Students are more engaged on field trips than they are by a textbook. Who can blame them? It is so much more fun to experience an object or a place than to only read about it. But, with field trips come costs and logistics and because of those two things, many times field trips are not possible.
Good news! There is an exciting technology that you can utilize, free of cost (yes, free of cost) that will allow your students to experience an object or a place without having to leave your classroom. This technology is called 3D Scanning. A 3D Scanner uses light or a laser to capture all of the surfaces of an object or structure, creating an exact digital replica. 3D Scanning is now being used to digitally preserve artifacts and historical locations around the world in an interactive format that is engaging for your students. And the best part is that your students can access these 3D files from the convenience of your classroom or any web browser!
has an excellent resource available for you to incorporate 3D Scanning into your lesson plans. Your students can experience a variety of artifacts by rotating them, zooming in on them, and even measuring them with nearly exact accuracy (which can be particularly handy for a science or math lesson)! History students that are learning about the American Revolution will surely be engaged investigating all of the nooks and crannies on the Smithsonian’s Gunboat Philadelphia from their seats in your classroom through this great interactive 3D file.
Another fantastic resource that allows you to take your students on a digital field trip is through the CyArk Archive.The wonderful folks at CyArk have used 3D Scanning technology to capture significant historical sites around the world. Through their website, you can take your students to Mount Rushmore! Or, to Angkor Wat! The best thing about the CyArk website is that they have a number of great and complete lesson plans
ready for you to download and execute in your classroom tomorrow.
At the elementary level, the lesson plan from CyArk has students take measurements from a 3D file (for example, George Washington’s nose at Mount Rushmore) in order to figure out what those measurements mean through active exploration (for example, how many kindergarteners can fit inside George Washington’s nose?). At the secondary level, students are asked to calculate volume from a 3D file, or understand petroglyphs, brainstorm restoration work, and demonstrate the basics of architecture in order to better engage with complex mathematical concepts!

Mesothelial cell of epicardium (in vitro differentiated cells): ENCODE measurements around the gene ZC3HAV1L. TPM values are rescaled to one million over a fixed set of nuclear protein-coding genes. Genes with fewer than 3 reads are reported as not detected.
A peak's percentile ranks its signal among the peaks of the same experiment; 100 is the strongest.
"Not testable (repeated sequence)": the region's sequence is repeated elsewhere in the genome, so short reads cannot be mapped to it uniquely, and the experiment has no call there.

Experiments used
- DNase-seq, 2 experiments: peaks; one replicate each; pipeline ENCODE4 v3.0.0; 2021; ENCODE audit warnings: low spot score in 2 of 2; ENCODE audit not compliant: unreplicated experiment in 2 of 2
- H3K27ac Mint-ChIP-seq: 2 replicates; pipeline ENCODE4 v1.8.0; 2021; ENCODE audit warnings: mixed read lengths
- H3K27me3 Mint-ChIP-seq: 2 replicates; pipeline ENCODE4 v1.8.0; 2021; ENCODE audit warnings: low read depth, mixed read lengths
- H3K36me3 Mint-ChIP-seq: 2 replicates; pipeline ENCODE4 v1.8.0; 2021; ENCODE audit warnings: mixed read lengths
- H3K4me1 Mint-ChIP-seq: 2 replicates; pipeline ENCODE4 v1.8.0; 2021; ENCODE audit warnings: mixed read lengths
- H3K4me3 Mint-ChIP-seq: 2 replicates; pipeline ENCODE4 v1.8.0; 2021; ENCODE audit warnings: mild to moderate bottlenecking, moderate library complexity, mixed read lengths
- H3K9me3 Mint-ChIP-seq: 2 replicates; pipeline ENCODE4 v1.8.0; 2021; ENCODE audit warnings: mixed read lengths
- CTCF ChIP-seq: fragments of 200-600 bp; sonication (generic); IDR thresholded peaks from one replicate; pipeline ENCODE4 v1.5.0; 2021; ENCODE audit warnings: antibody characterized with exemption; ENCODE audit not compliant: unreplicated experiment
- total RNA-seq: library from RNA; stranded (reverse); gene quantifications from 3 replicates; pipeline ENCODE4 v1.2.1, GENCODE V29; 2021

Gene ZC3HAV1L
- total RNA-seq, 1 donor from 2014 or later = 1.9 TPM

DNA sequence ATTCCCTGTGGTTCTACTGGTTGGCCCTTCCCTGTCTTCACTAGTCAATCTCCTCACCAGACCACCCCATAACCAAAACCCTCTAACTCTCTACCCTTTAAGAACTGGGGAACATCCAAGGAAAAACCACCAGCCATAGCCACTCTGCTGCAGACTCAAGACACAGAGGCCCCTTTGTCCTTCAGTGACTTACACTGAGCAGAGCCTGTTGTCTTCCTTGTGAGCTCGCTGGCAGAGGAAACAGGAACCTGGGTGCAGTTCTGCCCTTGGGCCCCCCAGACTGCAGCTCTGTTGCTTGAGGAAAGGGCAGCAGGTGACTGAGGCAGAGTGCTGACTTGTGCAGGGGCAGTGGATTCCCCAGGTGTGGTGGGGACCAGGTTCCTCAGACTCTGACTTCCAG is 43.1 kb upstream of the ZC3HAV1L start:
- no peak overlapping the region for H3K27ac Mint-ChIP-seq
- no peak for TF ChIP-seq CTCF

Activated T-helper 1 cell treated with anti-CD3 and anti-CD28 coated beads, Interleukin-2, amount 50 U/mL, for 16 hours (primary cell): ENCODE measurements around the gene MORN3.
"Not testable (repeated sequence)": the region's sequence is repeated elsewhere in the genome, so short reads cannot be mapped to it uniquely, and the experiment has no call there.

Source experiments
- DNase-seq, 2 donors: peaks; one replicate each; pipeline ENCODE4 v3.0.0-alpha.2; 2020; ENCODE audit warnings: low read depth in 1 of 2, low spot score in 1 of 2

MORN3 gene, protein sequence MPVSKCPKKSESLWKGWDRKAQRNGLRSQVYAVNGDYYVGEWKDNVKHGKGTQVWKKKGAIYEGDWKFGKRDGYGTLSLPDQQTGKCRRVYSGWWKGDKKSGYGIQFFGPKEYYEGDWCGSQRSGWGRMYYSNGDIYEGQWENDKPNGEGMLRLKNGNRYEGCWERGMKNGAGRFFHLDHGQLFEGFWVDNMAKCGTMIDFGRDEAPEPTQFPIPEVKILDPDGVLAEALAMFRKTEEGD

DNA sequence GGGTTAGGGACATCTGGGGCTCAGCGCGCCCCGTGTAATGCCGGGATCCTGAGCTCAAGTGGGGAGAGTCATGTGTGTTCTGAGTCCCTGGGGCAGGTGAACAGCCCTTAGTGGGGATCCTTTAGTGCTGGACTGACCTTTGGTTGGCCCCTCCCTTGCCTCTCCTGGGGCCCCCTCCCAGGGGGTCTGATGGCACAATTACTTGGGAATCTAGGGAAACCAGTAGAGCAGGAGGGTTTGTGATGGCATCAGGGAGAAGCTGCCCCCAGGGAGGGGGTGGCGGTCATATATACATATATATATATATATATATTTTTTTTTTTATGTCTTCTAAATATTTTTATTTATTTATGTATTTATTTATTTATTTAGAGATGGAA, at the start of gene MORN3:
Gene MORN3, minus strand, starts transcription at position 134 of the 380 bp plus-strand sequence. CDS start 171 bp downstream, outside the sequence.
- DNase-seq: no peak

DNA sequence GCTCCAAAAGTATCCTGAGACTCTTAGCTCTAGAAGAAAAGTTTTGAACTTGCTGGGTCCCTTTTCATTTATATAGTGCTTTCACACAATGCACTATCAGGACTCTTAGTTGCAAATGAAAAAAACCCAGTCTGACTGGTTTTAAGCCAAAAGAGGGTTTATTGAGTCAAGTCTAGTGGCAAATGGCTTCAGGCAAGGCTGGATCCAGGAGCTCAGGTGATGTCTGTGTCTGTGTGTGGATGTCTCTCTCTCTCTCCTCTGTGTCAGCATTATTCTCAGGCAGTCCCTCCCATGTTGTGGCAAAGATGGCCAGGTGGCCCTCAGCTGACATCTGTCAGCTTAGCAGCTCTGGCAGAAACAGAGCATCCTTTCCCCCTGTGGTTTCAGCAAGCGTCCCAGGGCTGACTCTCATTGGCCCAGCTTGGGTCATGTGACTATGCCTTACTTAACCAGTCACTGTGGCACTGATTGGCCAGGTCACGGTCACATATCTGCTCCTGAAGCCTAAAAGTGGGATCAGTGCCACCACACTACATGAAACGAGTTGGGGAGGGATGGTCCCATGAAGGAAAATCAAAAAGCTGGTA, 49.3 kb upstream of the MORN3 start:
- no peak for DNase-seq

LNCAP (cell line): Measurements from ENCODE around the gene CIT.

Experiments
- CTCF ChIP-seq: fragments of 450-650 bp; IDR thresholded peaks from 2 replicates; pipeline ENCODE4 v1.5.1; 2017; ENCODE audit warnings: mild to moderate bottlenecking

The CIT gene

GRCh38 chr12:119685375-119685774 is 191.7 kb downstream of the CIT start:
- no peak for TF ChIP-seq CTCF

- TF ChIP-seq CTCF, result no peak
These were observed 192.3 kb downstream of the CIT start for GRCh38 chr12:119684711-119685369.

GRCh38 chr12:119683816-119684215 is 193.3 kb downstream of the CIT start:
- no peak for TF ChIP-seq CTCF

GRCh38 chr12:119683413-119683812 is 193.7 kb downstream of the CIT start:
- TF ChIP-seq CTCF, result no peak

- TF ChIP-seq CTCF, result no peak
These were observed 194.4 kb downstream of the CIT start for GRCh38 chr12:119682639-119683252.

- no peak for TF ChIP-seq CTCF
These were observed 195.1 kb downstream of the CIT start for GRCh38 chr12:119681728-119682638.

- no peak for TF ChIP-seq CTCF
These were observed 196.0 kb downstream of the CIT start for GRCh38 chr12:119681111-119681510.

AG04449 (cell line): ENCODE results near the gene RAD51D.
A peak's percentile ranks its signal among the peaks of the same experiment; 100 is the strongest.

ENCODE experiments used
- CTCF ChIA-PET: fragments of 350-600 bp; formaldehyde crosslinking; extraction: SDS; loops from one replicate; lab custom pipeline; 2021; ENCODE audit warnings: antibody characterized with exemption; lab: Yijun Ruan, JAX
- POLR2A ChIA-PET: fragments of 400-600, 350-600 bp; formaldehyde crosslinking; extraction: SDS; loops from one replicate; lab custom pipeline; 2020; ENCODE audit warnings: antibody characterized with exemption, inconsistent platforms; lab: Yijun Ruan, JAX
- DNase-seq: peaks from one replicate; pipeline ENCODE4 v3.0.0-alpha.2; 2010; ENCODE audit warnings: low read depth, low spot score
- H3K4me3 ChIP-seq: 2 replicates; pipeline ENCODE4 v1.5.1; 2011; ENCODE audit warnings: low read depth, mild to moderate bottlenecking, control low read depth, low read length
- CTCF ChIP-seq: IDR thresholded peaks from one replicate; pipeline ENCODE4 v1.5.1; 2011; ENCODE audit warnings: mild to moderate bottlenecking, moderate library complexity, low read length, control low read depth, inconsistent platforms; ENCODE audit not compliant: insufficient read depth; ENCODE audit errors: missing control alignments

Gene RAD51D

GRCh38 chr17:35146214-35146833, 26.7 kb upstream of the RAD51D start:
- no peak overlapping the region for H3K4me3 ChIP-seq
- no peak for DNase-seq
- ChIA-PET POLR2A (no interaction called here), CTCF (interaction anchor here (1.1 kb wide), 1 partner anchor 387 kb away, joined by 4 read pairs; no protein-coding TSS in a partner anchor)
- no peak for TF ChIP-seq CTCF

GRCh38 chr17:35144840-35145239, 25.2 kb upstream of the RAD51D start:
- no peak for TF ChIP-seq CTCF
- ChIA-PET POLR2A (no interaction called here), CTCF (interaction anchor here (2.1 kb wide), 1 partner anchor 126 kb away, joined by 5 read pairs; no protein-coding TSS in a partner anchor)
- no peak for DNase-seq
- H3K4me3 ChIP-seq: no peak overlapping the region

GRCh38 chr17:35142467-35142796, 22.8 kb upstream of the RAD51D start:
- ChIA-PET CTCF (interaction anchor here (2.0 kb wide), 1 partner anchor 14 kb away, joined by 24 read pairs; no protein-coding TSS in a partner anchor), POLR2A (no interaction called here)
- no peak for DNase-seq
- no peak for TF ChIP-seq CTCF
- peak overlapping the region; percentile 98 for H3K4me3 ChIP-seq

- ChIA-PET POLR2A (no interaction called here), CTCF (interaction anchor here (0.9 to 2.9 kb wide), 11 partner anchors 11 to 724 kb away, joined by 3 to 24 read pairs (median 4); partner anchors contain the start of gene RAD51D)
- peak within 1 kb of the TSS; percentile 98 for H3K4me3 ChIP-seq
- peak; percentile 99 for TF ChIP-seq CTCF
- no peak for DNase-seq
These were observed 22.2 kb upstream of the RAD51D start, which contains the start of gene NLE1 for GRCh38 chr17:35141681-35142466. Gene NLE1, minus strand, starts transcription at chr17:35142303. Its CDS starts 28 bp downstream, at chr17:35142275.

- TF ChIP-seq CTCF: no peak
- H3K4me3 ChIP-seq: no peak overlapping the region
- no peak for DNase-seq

, where I teach a Historical Preservation Course
with the aid of our school technologist Tony Johansen
, my students were lucky enough to work with CyArk to create 3D files from scratch. Through a grant (your school can too apply for a grant), we purchased a 3D Scanner from FARO
and put it to use on a variety of projects during the course’s pilot year. The students, mostly seniors, teamed up with CyArk to capture the remains of a World War II internment camp here in Hawai’i called Honouliuli where Japanese Americans and prisoners of war were held.
On their own, the students completed a capture of a WWII aircraft from the Pacific Aviation Museum
Pacific Aviation Museum's Dauntless Aircraft by Mid-Pacific Scans on Sketchfab
If your school is looking to get students of all ages involved with creating original 3D files, there are a variety of products out there to fit every budget. Structure scanners are hand-held and can be relatively affordable while providing great accuracy. Some inexpensive scanners
even attach to an iPad to capture small objects! Another way to explore creating 3D files inexpensively is through photogrammetry apps
available on iPads and smartphones.
As the 2015-16 school year progresses, consider one of the many 3D Scanning resources available through the websites of museums and organizations, free of cost, to you to engage your students with artifacts and places both near and far. More and more lesson plans using 3D Scanning will become available as time goes on. Your students will be excited to experience these 3D objects and places as they learn about the events they are associated with, without ever having to leave your classroom! 3D scanning not only shows your students the world but lets them engage with it as well.